By Dr Benjamin King, Cardiologist, Perth
Physicians implanting defibrillators have a well-prepared spiel about whether to implant an Implantable Cardioverter Defibrillator (ICD). The discussion includes procedurals risks, inappropriate shocks, quality vs. quantity of life, probability of sudden cardiac death (SCD), and evidence of survival benefit. But when the hardware goes in it is permanent. Do we have a routine for turning off defibrillator programming?
Relativity is changing
The major trials (SCD-HEFT, MADIT-2, DANISH) investigating primary prevention of SCD in patient with impaired LV ejection fraction did not include octogenarians (historically excluded from clinical practice). In 2018, we need to mention to patients what we do not know about defibrillators in their age group. Furthermore, heart disease survival is improving so those implanted as younger patients are now getting older and developing expected comorbidities. Even more older patients appear in the secondary prevention group as age is less of an implant contraindication for patients surviving ventricular arrhythmia.
The 2017 Heart Rhythm Society Guidelines for ICD implantation only recommends withholding ICD implantation to patients if survival with “reasonable quality of life and functional status” is estimated at under one year. Curiously, this same definition for withholding some treatments was used 2000 years ago in the Talmud. Therefore, the doctor should consider disabling the defibrillator in patients who arrive at the same sad landmark, or perhaps before this if patients request this.
In contradistinction to pacing and resynchronisation, which offers significant symptomatic gains and withdrawal may have immediate deleterious effects (some legally and ethically problematic), turning off tachycardia therapies can be a progressive discussion.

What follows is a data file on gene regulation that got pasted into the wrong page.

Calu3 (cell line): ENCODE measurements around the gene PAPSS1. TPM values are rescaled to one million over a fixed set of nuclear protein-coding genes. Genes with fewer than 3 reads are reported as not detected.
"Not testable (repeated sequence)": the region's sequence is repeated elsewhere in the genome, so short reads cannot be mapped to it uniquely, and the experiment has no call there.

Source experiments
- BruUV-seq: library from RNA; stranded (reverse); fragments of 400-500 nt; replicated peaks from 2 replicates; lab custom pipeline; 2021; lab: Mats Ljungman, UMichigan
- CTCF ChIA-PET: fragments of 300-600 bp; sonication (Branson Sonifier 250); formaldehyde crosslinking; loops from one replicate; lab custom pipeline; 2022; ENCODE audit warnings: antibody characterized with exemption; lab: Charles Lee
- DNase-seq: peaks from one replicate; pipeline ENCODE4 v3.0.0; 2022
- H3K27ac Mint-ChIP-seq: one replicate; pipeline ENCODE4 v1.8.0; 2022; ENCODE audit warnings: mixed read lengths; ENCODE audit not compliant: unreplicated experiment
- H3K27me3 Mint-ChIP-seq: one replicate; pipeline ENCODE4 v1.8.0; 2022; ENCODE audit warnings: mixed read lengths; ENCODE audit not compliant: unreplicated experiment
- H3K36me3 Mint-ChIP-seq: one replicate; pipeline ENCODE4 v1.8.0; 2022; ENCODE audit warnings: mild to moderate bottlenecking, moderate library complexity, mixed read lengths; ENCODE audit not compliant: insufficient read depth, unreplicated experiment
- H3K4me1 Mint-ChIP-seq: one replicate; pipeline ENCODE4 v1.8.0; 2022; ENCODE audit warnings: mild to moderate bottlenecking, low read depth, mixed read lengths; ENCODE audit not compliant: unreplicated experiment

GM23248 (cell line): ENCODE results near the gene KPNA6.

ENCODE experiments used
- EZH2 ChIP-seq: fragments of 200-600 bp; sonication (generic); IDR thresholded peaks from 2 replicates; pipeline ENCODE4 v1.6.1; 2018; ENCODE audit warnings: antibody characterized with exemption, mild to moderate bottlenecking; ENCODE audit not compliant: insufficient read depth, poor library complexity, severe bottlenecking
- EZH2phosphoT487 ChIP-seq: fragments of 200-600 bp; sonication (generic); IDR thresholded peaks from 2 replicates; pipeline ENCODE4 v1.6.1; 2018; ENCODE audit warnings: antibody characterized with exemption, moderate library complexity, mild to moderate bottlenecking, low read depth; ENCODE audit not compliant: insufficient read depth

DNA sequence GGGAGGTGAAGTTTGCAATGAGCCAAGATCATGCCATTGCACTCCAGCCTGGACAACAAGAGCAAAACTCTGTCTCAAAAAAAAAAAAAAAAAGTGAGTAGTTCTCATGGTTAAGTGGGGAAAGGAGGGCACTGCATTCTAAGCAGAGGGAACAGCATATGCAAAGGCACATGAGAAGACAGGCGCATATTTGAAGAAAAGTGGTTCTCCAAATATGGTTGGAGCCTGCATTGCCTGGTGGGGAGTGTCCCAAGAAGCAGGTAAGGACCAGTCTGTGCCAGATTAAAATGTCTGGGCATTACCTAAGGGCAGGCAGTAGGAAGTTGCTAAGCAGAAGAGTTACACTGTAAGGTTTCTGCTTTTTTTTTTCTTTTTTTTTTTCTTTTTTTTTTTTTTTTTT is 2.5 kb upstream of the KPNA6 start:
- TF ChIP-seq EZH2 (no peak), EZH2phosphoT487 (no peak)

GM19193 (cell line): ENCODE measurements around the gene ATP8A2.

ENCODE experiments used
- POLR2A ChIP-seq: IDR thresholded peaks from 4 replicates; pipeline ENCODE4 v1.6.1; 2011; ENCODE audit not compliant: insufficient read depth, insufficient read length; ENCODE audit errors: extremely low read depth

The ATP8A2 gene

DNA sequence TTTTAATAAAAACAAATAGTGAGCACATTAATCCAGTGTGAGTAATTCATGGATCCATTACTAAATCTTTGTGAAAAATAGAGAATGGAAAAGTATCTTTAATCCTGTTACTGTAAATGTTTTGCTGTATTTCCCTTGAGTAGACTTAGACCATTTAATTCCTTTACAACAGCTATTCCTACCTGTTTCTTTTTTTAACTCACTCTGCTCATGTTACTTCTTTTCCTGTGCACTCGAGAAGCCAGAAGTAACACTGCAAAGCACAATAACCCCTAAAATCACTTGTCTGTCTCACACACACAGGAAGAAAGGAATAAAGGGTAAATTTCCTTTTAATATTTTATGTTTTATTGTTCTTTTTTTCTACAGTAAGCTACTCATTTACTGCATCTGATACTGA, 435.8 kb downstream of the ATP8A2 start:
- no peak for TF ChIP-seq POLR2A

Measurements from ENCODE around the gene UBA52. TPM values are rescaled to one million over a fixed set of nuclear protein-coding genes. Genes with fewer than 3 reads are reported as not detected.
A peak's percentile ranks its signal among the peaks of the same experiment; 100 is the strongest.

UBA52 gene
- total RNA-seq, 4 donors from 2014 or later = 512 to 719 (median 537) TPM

ICD patients should know that the ICD is only an insurance policy against SCD. Therefore, if a very quick ‘exit’ from this world becomes more attractive than enduring additional unpleasant ICD shocks, device function can be withdrawn simply by the programmer. While not conceding imminent death, it can still be anxiety-provoking, for which the decision can be easily reversed.
Reprogramming doesn’t have to be in the setting of terminal illness, pain or dementia. More ICD patients die of heart failure than die of VT/VF. All-cause mortality is roughly double cardiovascular death, such that as diagnoses other than VT/VF are made, it is reasonable to discuss with patients where their ICD therapy fits in.
My personal approach
My approach is to insist a final decision not be made at the first discussion. Time to consider and discuss with loved ones is valuable. Indeed, annual ICD tests in stable patients presents opportunities to review patients’ health aspirations. The discussion should be composed and well documented, involving relevant stakeholders in the patients’ health like other matters in Advanced Directives.
It’s probably less traumatic to turn off shocks pre-emptively than during terminal arrhythmia, so if arrhythmia does come, it can gracefully escort the life to its close.
- VT/VF therapy (shocks) affects quantity not quality of life and can be simply electronically turned on and off.
- There are not extensive robust survival data set of older patients with ICD.
- ICD patients more commonly die of non-cardiovascular death.
- Discussing timing of turning off shock therapy is best done prospectively during reasonable health and mentation.
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